As is typical with systems intended for high-volume, consumer-electronics applications, the digital portions of the design consume a notably small percentage of the overall board area, thanks to Moore's Law. Discrete transistors and regulators; passive capacitors, inductors, and resistors (some quite large in size); transformers; and other analog and power components are scattered across the board, so numerous in part because the D11-100 handles AC-to-DC conversion within the enclosure versus in a "wall wart" or other external converter.
The access-card connector is another significant inhabitant on the system board, whose backside (not shown) is predominantly consumed by traces and through-hole solder points, although a few small passive components are also present.
include an RF coax satellite input; dual two-channel audio outputs; and RF coax, S-Video, and dual composite-video outputs. Why are there two sets of audio and composite video outputs? I'm frankly baffled as to why DirecTV shouldered the additional hardware cost burden here (and the user manual and installer guide are of no help). After all, the two output sets are incapable of carrying different channels' information, since there's only one tuner and decoder in the D11-100. Perhaps the redundancy is so that a user can, in parallel, connect a VCR (for recording) and TV (for display), although there are other and simpler ways of accomplishing this same objective. Or perhaps it's so that two TVs in two (nearby) rooms can both display the same channel content coming from the D11-100.
The D11-100 also offers the ability to tune in an OTA (over-the-air) NTSC broadcast or other UHF-or-VHF-packaged analog video source. A Samsung RMVC10005AE "can" tuner (also stamped BEC1403B) handles this function, along with the broadcast of outgoing RF video on user-selectable VHF channel 3 or 4. The Samsung device is on a , suggesting that lower-cost proliferations of the base hardware design might not include one or both features (the RF video input is likely what gets dropped first).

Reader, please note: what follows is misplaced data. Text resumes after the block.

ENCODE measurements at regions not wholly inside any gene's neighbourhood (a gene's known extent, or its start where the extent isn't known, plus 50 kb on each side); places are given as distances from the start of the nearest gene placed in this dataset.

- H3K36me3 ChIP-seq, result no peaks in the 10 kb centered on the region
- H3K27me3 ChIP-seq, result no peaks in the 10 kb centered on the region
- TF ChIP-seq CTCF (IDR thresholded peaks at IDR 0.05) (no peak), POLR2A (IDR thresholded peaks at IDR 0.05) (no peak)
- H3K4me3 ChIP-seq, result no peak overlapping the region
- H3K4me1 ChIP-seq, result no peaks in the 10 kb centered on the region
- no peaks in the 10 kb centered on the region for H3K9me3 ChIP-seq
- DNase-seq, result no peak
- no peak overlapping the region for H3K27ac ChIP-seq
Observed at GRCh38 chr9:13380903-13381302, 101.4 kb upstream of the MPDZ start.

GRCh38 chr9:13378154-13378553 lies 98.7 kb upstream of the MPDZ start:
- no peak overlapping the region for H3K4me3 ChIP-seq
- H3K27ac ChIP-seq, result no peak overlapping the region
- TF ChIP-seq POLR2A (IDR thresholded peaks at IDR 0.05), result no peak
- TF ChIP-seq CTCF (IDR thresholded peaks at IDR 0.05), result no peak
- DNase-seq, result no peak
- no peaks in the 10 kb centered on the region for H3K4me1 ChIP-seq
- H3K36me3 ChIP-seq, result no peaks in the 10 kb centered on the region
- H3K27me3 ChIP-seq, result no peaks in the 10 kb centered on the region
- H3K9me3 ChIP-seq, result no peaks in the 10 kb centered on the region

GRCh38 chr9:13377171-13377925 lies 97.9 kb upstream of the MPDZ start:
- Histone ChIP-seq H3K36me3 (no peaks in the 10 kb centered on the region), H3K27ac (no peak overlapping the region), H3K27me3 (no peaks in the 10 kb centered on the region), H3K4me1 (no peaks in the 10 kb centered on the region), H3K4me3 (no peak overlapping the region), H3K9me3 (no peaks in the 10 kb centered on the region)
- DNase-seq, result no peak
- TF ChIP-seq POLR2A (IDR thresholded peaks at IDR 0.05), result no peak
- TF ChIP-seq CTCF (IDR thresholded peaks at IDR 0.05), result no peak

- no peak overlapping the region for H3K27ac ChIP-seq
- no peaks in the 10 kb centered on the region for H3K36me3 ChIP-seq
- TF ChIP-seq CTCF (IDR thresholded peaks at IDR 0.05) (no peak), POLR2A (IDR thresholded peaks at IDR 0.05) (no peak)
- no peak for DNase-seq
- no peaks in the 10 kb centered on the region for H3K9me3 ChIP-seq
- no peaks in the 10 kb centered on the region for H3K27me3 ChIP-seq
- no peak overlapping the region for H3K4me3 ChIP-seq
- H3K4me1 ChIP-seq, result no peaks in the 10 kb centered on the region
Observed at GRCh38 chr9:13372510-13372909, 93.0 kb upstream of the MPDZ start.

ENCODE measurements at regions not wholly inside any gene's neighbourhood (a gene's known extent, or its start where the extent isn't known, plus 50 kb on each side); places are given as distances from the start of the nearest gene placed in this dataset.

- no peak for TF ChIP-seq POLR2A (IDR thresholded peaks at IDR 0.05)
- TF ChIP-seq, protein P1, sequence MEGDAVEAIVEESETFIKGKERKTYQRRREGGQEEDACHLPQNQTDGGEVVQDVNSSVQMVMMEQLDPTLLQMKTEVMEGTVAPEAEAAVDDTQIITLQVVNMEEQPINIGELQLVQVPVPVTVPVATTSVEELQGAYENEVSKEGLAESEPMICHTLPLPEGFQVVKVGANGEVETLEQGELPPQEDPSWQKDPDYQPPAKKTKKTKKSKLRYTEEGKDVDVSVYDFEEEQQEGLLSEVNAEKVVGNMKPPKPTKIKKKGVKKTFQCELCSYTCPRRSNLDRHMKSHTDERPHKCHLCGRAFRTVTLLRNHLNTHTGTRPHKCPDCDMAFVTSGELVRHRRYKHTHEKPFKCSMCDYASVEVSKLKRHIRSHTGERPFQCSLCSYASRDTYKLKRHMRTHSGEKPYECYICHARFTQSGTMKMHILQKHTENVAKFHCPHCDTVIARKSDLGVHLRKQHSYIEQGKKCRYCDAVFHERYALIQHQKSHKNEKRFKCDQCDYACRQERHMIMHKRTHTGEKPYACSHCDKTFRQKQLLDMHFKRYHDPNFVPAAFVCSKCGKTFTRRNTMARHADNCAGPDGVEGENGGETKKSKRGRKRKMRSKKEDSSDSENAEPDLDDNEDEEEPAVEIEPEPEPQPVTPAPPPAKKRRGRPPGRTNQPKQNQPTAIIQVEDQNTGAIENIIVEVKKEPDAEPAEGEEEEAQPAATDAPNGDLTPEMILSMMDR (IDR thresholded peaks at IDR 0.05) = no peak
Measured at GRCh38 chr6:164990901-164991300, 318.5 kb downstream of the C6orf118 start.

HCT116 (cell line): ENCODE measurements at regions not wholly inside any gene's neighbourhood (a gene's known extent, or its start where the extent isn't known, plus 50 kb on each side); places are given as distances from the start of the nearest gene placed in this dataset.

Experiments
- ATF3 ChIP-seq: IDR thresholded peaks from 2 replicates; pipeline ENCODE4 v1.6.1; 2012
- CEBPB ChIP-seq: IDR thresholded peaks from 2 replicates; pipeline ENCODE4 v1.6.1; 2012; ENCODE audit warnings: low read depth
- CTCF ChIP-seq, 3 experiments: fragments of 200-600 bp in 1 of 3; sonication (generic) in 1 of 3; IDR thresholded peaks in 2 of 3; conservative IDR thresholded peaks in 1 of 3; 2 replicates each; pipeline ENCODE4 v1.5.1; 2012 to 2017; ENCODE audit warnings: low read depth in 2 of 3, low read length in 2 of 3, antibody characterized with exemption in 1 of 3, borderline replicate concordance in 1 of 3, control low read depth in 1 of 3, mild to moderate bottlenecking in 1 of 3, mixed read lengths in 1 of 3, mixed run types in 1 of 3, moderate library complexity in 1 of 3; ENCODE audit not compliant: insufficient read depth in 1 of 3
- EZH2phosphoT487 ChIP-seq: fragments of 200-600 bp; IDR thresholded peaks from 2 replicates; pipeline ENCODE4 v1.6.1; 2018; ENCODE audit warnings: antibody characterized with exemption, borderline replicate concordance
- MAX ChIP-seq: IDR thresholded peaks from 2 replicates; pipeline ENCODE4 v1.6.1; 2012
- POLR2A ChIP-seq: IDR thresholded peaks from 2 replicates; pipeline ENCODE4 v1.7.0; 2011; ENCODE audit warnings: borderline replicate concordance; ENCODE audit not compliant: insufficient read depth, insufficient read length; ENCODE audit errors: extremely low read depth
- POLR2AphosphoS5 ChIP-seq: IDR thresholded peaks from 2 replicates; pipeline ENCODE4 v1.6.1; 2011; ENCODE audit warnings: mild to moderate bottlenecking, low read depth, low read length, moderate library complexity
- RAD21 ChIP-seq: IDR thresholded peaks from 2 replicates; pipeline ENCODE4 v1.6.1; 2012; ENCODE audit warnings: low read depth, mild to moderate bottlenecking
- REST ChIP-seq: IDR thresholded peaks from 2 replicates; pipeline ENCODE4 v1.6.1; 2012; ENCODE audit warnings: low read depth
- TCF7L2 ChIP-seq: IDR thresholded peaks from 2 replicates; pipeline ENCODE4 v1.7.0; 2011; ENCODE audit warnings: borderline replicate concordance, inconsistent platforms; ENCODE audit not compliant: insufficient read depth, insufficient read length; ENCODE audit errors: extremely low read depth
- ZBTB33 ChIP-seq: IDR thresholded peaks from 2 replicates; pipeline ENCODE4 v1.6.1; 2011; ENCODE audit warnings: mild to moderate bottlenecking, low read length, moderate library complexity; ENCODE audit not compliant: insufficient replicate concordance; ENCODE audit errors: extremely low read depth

Also on a separate daughtercard is the analog-modem hardware, which probably interacts with soft-modem functionality built into the BCM7312. The analog modem is the means by which the D11-100 periodically "dials home" to download program guide information, firmware, and other updates. That these data streams still come in over POTS is a quaint antiquity in an increasingly broadband-connected LAN and WAN world.
Other back-panel connections include the 27W AC input and a USB port, the latter intended for various remote-control functions. Recent firmware updates have bedeviled traditional COM-to-USB port adapters and their companion software, but clever accessories resurrect other devices' abilities to switch the D11-100 on and change its channel.
Turning your attention to the front of the unit, you'll encounter modularity here as well, likely intended to allow a common base hardware design to serve multiple markets' . Particularly notice, on the , the IR receiver and, on the left, the clever "light pipe" (also visible in the lower left corner of ) that routes the "power on" illumination from an LED on the system board to the front panel.
Senior Technical Editor Brian Dipert covers mass storage, multimedia, PCs, and peripherals. Contact him at firstname.lastname@example.org or check out his blog, .
The above is an extended version of an article that appeared in the print edition of EDN. ThisPDF fileshows the print edition of the article.